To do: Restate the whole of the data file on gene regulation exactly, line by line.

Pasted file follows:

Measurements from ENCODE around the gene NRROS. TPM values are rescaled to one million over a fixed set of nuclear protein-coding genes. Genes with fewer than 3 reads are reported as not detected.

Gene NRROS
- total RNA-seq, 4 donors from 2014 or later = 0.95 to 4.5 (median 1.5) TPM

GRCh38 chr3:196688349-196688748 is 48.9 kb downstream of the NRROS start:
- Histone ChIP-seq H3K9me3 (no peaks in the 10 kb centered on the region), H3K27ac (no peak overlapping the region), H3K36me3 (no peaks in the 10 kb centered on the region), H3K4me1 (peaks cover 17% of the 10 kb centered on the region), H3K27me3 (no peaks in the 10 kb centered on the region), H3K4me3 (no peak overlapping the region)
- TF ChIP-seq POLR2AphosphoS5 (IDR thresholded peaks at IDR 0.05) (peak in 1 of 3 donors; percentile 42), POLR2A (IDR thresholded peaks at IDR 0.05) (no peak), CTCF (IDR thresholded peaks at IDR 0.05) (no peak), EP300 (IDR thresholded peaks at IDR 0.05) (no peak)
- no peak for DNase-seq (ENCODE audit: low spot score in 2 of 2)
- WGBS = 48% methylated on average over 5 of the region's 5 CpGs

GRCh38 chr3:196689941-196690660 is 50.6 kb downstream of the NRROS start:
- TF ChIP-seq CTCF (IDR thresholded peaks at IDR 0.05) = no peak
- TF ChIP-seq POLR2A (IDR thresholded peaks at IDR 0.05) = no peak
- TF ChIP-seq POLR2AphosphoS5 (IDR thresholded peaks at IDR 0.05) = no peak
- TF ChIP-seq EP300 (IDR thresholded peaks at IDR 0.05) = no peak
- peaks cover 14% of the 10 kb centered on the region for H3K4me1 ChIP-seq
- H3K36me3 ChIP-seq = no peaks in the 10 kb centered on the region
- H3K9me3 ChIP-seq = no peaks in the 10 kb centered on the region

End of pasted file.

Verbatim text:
Measurements from ENCODE around the gene NRROS. TPM values are rescaled to one million over a fixed set of nuclear protein-coding genes. Genes with fewer than 3 reads are reported as not detected.

Gene NRROS
- total RNA-seq, 4 donors from 2014 or later = 0.95 to 4.5 (median 1.5) TPM

GRCh38 chr3:196688349-196688748 is 48.9 kb downstream of the NRROS start:
- Histone ChIP-seq H3K9me3 (no peaks in the 10 kb centered on the region), H3K27ac (no peak overlapping the region), H3K36me3 (no peaks in the 10 kb centered on the region), H3K4me1 (peaks cover 17% of the 10 kb centered on the region), H3K27me3 (no peaks in the 10 kb centered on the region), H3K4me3 (no peak overlapping the region)
- TF ChIP-seq POLR2AphosphoS5 (IDR thresholded peaks at IDR 0.05) (peak in 1 of 3 donors; percentile 42), POLR2A (IDR thresholded peaks at IDR 0.05) (no peak), CTCF (IDR thresholded peaks at IDR 0.05) (no peak), EP300 (IDR thresholded peaks at IDR 0.05) (no peak)
- no peak for DNase-seq (ENCODE audit: low spot score in 2 of 2)
- WGBS = 48% methylated on average over 5 of the region's 5 CpGs

GRCh38 chr3:196689941-196690660 is 50.6 kb downstream of the NRROS start:
- TF ChIP-seq CTCF (IDR thresholded peaks at IDR 0.05) = no peak
- TF ChIP-seq POLR2A (IDR thresholded peaks at IDR 0.05) = no peak
- TF ChIP-seq POLR2AphosphoS5 (IDR thresholded peaks at IDR 0.05) = no peak
- TF ChIP-seq EP300 (IDR thresholded peaks at IDR 0.05) = no peak
- peaks cover 14% of the 10 kb centered on the region for H3K4me1 ChIP-seq
- H3K36me3 ChIP-seq = no peaks in the 10 kb centered on the region
- H3K9me3 ChIP-seq = no peaks in the 10 kb centered on the region